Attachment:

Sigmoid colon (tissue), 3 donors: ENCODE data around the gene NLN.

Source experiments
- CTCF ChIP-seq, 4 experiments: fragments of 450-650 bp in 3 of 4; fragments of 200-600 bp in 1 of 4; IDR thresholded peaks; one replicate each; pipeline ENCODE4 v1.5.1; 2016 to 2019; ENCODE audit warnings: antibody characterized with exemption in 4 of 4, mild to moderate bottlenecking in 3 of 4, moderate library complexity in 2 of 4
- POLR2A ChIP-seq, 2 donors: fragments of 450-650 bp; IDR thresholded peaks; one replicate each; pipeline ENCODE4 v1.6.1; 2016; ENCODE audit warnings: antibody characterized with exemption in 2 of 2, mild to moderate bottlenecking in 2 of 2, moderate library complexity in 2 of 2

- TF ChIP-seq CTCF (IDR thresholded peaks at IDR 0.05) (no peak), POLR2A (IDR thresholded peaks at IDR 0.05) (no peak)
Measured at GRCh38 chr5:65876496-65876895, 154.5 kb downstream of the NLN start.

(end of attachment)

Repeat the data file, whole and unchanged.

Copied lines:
Sigmoid colon (tissue), 3 donors: ENCODE data around the gene NLN.

Source experiments
- CTCF ChIP-seq, 4 experiments: fragments of 450-650 bp in 3 of 4; fragments of 200-600 bp in 1 of 4; IDR thresholded peaks; one replicate each; pipeline ENCODE4 v1.5.1; 2016 to 2019; ENCODE audit warnings: antibody characterized with exemption in 4 of 4, mild to moderate bottlenecking in 3 of 4, moderate library complexity in 2 of 4
- POLR2A ChIP-seq, 2 donors: fragments of 450-650 bp; IDR thresholded peaks; one replicate each; pipeline ENCODE4 v1.6.1; 2016; ENCODE audit warnings: antibody characterized with exemption in 2 of 2, mild to moderate bottlenecking in 2 of 2, moderate library complexity in 2 of 2

- TF ChIP-seq CTCF (IDR thresholded peaks at IDR 0.05) (no peak), POLR2A (IDR thresholded peaks at IDR 0.05) (no peak)
Measured at GRCh38 chr5:65876496-65876895, 154.5 kb downstream of the NLN start.